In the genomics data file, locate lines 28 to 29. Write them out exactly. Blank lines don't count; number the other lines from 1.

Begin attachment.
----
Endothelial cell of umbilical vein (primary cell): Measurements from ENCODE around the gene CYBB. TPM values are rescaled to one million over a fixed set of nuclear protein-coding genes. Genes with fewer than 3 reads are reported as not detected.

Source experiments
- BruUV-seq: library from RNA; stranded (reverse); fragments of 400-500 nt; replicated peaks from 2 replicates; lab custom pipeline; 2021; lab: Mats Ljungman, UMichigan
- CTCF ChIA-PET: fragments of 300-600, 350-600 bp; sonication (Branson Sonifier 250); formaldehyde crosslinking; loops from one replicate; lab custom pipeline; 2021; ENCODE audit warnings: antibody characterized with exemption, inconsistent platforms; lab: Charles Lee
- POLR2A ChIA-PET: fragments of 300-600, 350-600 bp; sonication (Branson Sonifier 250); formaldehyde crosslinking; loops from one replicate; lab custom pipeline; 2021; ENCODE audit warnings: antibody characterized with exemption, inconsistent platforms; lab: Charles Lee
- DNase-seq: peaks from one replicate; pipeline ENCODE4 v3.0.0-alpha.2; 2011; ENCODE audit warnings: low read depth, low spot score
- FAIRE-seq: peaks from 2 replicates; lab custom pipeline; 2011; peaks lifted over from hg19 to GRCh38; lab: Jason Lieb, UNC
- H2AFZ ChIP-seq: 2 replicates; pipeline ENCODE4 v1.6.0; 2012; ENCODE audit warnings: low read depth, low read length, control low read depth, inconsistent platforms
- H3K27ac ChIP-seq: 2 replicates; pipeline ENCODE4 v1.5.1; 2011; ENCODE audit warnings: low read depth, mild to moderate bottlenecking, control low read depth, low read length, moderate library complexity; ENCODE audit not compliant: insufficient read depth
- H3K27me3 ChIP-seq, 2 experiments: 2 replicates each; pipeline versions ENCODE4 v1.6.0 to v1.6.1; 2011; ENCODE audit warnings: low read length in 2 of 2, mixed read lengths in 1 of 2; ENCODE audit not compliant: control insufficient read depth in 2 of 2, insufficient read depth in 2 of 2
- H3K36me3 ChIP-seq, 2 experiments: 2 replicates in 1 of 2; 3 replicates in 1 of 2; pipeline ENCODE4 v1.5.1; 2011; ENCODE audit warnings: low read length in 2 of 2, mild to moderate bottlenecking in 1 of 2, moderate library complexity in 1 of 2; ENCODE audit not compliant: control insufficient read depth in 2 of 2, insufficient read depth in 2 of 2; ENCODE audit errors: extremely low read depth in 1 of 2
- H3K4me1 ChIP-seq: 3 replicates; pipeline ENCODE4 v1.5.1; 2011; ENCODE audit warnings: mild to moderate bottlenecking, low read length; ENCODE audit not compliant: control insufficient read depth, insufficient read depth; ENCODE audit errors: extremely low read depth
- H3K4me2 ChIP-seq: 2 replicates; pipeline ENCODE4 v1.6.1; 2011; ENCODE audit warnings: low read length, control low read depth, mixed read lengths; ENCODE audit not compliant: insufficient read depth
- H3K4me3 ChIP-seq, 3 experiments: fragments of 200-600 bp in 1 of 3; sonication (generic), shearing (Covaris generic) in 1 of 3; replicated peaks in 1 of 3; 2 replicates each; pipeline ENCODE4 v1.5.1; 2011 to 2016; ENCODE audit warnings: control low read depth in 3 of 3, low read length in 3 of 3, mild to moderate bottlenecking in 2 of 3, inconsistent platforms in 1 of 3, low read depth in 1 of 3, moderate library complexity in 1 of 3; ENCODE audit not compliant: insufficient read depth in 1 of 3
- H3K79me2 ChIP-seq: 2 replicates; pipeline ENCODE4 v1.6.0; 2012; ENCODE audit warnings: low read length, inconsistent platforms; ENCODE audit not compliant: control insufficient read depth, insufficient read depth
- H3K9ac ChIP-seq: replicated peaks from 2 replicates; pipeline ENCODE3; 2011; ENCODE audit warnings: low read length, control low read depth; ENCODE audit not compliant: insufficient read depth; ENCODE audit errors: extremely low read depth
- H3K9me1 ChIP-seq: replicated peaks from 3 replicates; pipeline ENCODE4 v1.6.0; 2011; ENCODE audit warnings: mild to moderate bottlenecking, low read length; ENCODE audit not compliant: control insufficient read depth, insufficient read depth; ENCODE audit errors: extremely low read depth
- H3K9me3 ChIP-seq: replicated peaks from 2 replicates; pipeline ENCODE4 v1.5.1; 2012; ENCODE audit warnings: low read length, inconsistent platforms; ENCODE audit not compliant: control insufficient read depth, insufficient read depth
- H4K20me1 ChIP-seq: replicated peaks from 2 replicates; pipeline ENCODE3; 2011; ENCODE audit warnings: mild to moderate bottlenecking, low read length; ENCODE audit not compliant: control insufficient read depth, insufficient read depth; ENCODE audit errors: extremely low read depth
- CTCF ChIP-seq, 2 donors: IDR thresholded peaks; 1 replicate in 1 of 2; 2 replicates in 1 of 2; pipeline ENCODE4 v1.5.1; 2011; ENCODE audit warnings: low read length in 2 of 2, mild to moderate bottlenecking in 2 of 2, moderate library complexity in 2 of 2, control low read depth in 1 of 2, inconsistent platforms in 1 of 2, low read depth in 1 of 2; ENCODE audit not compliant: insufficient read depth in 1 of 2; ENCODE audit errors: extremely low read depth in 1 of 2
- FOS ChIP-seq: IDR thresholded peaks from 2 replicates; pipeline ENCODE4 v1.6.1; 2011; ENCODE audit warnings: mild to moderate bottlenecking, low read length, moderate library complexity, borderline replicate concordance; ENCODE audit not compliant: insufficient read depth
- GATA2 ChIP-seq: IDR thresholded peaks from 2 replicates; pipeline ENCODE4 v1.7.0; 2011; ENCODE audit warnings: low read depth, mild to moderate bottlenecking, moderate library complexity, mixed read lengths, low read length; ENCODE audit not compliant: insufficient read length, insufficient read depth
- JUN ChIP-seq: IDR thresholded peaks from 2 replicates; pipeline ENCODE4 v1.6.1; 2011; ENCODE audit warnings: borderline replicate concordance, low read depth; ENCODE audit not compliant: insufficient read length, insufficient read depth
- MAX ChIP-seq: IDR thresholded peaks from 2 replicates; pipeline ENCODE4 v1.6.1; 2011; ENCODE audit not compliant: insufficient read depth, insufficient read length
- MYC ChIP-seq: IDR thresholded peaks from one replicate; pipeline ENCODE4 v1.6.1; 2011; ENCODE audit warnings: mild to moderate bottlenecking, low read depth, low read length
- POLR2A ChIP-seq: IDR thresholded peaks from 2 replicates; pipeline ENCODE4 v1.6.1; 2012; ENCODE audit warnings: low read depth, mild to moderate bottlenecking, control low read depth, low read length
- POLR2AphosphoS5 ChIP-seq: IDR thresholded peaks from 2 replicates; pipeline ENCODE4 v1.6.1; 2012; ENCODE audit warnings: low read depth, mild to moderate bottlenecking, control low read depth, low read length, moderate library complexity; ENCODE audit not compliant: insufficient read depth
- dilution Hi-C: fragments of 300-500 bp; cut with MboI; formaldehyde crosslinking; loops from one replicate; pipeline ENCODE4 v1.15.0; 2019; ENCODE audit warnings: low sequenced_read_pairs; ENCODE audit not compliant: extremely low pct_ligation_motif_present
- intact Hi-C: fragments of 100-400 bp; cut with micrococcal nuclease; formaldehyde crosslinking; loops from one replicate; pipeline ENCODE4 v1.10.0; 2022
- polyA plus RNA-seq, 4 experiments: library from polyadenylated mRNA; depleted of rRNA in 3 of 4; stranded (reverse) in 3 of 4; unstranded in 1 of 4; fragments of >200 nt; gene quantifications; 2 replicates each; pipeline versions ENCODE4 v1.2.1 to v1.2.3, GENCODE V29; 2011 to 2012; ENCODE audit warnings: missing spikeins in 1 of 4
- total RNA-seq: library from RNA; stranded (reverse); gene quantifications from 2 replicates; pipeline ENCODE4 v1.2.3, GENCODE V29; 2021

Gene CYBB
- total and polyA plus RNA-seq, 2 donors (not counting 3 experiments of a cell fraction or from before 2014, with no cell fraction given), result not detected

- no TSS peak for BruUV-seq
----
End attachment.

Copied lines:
- dilution Hi-C: fragments of 300-500 bp; cut with MboI; formaldehyde crosslinking; loops from one replicate; pipeline ENCODE4 v1.15.0; 2019; ENCODE audit warnings: low sequenced_read_pairs; ENCODE audit not compliant: extremely low pct_ligation_motif_present
- intact Hi-C: fragments of 100-400 bp; cut with micrococcal nuclease; formaldehyde crosslinking; loops from one replicate; pipeline ENCODE4 v1.10.0; 2022